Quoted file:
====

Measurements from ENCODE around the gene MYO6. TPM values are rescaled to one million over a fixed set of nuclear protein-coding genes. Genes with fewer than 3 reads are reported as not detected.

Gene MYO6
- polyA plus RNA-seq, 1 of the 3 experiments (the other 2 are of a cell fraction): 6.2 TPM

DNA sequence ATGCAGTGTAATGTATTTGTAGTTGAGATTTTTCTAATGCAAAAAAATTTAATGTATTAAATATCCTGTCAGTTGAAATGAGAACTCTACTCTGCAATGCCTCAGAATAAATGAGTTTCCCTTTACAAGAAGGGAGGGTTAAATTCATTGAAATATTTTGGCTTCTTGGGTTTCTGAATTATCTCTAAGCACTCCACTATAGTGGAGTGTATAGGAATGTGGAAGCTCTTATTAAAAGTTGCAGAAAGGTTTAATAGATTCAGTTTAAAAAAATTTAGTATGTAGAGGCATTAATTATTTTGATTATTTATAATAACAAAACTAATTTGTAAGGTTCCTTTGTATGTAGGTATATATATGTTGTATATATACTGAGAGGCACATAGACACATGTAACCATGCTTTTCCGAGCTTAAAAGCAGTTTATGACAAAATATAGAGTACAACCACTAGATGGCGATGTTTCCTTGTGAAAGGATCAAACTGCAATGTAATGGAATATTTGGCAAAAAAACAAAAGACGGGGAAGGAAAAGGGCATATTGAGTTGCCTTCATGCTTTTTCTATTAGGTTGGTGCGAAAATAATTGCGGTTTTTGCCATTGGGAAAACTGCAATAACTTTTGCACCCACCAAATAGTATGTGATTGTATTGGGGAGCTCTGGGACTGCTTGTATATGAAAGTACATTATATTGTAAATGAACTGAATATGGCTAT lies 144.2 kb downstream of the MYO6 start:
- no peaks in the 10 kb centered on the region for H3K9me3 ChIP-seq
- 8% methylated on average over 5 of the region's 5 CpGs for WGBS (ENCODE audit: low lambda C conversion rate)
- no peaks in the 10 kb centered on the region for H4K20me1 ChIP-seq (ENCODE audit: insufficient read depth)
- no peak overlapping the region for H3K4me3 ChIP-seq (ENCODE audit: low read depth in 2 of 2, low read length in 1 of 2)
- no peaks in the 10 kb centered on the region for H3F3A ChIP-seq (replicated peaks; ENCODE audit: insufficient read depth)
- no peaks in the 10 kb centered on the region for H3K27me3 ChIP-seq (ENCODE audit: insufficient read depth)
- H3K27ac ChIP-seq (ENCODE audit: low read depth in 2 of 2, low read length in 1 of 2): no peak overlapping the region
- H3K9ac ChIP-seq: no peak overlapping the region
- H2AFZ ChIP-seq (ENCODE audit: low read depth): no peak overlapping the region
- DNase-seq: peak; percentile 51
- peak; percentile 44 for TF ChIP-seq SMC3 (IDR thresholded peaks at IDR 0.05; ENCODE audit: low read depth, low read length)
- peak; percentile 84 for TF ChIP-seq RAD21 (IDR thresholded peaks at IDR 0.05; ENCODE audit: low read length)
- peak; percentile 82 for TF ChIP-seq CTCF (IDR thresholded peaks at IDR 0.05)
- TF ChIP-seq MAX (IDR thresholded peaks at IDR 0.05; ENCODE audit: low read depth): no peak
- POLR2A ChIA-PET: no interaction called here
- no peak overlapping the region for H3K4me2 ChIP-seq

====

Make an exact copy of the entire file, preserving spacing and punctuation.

Measurements from ENCODE around the gene MYO6. TPM values are rescaled to one million over a fixed set of nuclear protein-coding genes. Genes with fewer than 3 reads are reported as not detected.

Gene MYO6
- polyA plus RNA-seq, 1 of the 3 experiments (the other 2 are of a cell fraction): 6.2 TPM

DNA sequence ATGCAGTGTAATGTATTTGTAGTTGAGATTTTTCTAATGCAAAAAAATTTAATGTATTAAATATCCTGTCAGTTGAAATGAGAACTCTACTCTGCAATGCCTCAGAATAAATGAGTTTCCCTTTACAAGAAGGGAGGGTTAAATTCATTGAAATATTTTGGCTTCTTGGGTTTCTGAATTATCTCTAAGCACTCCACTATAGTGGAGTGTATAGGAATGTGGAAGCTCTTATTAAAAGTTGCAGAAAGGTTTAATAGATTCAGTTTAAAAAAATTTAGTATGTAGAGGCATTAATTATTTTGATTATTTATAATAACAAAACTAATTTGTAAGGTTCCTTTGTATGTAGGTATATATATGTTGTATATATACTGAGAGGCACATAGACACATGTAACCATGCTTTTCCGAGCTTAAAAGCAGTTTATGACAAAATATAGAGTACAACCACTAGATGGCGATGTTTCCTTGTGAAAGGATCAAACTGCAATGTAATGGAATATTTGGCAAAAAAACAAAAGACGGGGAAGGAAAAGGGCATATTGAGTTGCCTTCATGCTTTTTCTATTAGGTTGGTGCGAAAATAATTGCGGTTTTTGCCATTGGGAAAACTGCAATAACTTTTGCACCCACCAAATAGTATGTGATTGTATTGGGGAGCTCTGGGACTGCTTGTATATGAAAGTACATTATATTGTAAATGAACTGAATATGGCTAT lies 144.2 kb downstream of the MYO6 start:
- no peaks in the 10 kb centered on the region for H3K9me3 ChIP-seq
- 8% methylated on average over 5 of the region's 5 CpGs for WGBS (ENCODE audit: low lambda C conversion rate)
- no peaks in the 10 kb centered on the region for H4K20me1 ChIP-seq (ENCODE audit: insufficient read depth)
- no peak overlapping the region for H3K4me3 ChIP-seq (ENCODE audit: low read depth in 2 of 2, low read length in 1 of 2)
- no peaks in the 10 kb centered on the region for H3F3A ChIP-seq (replicated peaks; ENCODE audit: insufficient read depth)
- no peaks in the 10 kb centered on the region for H3K27me3 ChIP-seq (ENCODE audit: insufficient read depth)
- H3K27ac ChIP-seq (ENCODE audit: low read depth in 2 of 2, low read length in 1 of 2): no peak overlapping the region
- H3K9ac ChIP-seq: no peak overlapping the region
- H2AFZ ChIP-seq (ENCODE audit: low read depth): no peak overlapping the region
- DNase-seq: peak; percentile 51
- peak; percentile 44 for TF ChIP-seq SMC3 (IDR thresholded peaks at IDR 0.05; ENCODE audit: low read depth, low read length)
- peak; percentile 84 for TF ChIP-seq RAD21 (IDR thresholded peaks at IDR 0.05; ENCODE audit: low read length)
- peak; percentile 82 for TF ChIP-seq CTCF (IDR thresholded peaks at IDR 0.05)
- TF ChIP-seq MAX (IDR thresholded peaks at IDR 0.05; ENCODE audit: low read depth): no peak
- POLR2A ChIA-PET: no interaction called here
- no peak overlapping the region for H3K4me2 ChIP-seq